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Resolving a lymphatic riddle

The findings enabled Weizmann Institute researchers to grow, for the first time, lymphatic cells in the lab

Weizmann Institute of Science

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IMAGE: Zebrafish embryos with fluorescent blood vessels helped solve the mystery regarding the origin of the lymphatic system. view more

Credit: Weizmann Institute of Science

For over one hundred years, scientists have debated the question of the origins of the lymphatic system - a parallel system to the blood vessels that serves as a conduit for everything from immune cells to fat molecules to cancer cells. This issue has now been resolved by Dr. Karina Yaniv of Weizmann Institute's Biological Regulation Department. In a study reported online today in Nature, she and her team revealed how the lymphatic system develops in the embryo and for the first time managed to grow lymphatic cells in the lab.

Some scientists had claimed that the lymphatic system was derived from specialized stem cells called angioblasts, whereas others had argued that it originated by the differentiation of pre-existing embryonic veins. It was the latter model that had ultimately become the accepted view.

But as the research in Yaniv's lab progressed, it became clear that scientists on both sides of the argument had been right: Lymphatic cells do indeed grow from veins, but they originate from a niche within the vein that harbors angioblasts.

In the initial stages of the research project, Yaniv's team members Julian Nicenboim and Dr. Guy Malkinson obtained images of developing zebrafish embryos, whose transparent bodies make it possible to document embryonic development in real time over several days. The scientists then played the movies backward, to identify the point at which the lymphatic system began to form. To their surprise, they discovered that the cells that give rise to lymphatic vessels always originated in the same part of the embryo's major vein. In that spot, the scientists found a niche of angioblasts, those same cells that a hundred years earlier were thought to be the source of lymph vessels, but were later neglected.

An in-depth genetic analysis, performed with the participation of graduate students Tal Lupo and Lihee Asaf, pointed to a gene called WNT5B, which was revealed to be the factor prompting stem cells to differentiate into lymphatic cells. When postdoctoral fellow Dr. Yogev Sela added WNT5B to human embryonic stem cells, these cells indeed differentiated into lymphatic cells - the first time such cells had been grown in the lab. "We started out by imaging zebrafish, and ended up finding a factor that makes it possible to create lymphatic cells," says Yaniv. "That's the beauty of research in developmental biology: The embryo holds the answers, and all we have to do is watch and learn."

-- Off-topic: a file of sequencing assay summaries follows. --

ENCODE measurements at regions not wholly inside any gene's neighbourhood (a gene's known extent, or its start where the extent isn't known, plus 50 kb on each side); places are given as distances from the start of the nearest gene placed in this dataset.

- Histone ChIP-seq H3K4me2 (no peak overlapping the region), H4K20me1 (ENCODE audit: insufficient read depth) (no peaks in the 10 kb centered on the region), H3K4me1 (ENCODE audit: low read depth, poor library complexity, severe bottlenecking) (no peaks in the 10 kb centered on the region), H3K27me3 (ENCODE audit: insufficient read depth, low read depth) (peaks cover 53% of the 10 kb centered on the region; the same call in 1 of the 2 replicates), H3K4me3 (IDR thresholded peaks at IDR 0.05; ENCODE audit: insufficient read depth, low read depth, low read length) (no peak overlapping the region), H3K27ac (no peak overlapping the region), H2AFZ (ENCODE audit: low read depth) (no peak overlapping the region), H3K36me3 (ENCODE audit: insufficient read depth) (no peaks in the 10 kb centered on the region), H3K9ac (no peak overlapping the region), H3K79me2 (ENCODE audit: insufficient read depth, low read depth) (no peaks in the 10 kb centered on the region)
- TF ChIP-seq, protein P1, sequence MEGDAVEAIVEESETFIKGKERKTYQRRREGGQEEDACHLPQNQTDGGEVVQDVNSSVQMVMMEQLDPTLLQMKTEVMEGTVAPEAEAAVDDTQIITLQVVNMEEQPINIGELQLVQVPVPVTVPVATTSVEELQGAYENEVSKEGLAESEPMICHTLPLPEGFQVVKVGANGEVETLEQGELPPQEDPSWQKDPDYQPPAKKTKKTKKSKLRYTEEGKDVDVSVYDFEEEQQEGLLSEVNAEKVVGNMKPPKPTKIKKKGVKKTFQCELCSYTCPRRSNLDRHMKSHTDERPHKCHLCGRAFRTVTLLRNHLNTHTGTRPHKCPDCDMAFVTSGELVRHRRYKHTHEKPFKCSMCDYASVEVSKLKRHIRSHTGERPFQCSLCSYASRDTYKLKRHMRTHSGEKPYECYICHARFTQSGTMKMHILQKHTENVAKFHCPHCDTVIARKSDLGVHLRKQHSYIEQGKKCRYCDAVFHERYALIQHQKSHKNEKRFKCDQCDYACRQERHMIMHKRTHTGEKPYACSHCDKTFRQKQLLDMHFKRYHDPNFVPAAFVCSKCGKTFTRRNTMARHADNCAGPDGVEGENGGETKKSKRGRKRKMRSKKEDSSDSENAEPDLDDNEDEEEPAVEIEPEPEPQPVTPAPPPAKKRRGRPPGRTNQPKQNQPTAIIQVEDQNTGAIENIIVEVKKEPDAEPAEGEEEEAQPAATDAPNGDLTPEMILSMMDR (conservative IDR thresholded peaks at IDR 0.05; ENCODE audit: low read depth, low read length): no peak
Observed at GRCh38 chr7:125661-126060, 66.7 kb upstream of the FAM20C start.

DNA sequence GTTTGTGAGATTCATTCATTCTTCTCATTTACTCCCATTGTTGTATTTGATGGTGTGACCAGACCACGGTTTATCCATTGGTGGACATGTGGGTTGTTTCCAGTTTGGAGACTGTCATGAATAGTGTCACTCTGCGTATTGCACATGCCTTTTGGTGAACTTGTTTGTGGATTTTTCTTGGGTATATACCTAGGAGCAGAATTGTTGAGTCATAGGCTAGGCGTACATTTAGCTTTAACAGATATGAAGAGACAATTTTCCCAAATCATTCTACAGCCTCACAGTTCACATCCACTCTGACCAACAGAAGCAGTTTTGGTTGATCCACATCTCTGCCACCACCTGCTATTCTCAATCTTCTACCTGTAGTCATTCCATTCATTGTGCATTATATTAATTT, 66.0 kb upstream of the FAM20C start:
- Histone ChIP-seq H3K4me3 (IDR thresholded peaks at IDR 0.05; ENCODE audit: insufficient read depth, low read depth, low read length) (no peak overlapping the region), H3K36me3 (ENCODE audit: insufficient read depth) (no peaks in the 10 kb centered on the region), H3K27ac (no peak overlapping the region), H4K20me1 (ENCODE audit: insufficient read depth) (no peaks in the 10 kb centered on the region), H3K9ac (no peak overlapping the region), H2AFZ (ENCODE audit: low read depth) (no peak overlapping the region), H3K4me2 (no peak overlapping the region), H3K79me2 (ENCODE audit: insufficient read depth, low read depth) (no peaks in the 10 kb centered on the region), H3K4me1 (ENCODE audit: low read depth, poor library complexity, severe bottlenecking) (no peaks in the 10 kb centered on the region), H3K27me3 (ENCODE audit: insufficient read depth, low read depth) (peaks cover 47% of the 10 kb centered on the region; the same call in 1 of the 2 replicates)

Aside from the feat of answering the longstanding question of how the lymph system arises, understanding how it forms and develops can provide important insights into disease, from metastasis to the abnormal accumulation of lymph fluids, particularly in the wake of surgery to remove cancerous tumors.

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This research was performed in collaboration with the laboratories of Prof. Itai Yanai from the Technion - Israel Institute of Technology, Dr. Jacob Hanna of Weizmann's Molecular Genetics Department and Prof. Nathan Lawson of the University of Massachusetts.

Dr. Karina Yaniv's research is supported by the Henry Chanoch Krenter Institute for Biomedical Imaging and Genomics; the Karen Siem Fellowship for Women in Science; the Carolito Stiftung; the Adelis Foundation; the David M. Polen Charitable Trust and the estate of Georges Lustgarten. Dr. Yaniv is the incumbent of the Louis and Ida Rich Career Development Chair.

The Weizmann Institute of Science in Rehovot, Israel, is one of the world's top-ranking multidisciplinary research institutions. Noted for its wide-ranging exploration of the natural and exact sciences, the Institute is home to scientists, students, technicians and supporting staff. Institute research efforts include the search for new ways of fighting disease and hunger, examining leading questions in mathematics and computer science, probing the physics of matter and the universe, creating novel materials and developing new strategies for protecting the environment.

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